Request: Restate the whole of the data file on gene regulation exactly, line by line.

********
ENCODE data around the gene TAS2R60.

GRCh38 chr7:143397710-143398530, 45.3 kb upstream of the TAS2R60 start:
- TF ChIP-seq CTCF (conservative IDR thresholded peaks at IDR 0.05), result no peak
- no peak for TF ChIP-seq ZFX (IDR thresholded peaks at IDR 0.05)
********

ENCODE data around the gene TAS2R60.

GRCh38 chr7:143397710-143398530, 45.3 kb upstream of the TAS2R60 start:
- TF ChIP-seq CTCF (conservative IDR thresholded peaks at IDR 0.05), result no peak
- no peak for TF ChIP-seq ZFX (IDR thresholded peaks at IDR 0.05)